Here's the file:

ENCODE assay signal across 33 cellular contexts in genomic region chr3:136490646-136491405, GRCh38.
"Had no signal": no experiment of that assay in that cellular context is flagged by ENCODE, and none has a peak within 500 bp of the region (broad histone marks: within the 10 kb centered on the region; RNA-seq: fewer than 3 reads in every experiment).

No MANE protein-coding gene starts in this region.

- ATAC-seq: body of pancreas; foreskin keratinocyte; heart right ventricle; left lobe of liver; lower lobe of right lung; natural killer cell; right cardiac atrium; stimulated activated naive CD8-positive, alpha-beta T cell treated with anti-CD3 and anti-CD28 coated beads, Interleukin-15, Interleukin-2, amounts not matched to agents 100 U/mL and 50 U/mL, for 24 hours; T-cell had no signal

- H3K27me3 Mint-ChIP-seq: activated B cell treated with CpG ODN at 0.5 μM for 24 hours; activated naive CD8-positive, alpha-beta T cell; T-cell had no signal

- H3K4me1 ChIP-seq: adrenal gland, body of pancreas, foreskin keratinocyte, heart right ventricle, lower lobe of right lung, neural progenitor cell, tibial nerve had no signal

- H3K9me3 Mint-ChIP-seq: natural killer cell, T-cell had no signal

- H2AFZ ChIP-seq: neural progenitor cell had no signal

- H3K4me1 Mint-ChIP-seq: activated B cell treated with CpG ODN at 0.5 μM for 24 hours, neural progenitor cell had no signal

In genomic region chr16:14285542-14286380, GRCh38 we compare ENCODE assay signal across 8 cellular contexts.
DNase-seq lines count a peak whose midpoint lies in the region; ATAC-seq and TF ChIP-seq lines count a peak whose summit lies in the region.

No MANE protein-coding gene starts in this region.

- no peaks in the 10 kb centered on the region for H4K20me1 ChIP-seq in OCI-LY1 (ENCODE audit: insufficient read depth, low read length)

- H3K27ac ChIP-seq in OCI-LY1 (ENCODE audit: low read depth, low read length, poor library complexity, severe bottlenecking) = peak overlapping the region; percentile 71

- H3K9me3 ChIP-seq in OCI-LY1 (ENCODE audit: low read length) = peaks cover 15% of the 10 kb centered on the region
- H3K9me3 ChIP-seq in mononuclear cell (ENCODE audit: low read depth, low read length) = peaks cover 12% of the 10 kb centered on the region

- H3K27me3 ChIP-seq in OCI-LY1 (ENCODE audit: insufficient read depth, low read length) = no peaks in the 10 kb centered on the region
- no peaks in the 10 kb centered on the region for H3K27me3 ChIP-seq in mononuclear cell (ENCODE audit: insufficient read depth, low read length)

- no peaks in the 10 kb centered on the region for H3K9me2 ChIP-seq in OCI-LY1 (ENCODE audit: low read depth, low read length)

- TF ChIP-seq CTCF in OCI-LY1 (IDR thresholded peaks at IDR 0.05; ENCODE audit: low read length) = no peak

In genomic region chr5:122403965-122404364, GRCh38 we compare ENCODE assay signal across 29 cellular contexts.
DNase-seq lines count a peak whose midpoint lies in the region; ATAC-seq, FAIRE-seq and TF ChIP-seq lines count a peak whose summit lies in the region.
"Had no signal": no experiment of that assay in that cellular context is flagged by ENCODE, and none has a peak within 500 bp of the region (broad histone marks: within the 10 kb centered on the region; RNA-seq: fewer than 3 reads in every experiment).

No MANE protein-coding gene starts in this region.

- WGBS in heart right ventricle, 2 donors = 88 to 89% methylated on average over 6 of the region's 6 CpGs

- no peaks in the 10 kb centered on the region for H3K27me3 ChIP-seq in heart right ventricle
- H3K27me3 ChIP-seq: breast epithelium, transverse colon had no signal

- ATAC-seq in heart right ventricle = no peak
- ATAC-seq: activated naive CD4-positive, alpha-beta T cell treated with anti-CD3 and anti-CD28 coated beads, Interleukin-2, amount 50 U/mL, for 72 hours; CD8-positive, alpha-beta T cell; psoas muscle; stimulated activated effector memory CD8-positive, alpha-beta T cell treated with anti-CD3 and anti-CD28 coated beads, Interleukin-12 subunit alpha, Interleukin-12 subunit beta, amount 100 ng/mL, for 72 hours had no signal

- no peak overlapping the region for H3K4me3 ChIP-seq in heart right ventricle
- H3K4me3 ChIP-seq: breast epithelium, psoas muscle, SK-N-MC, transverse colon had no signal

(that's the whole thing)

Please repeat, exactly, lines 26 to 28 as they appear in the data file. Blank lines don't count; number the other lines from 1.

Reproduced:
- no peaks in the 10 kb centered on the region for H3K27me3 ChIP-seq in heart right ventricle
- H3K27me3 ChIP-seq: breast epithelium, transverse colon had no signal

- ATAC-seq in heart right ventricle = no peak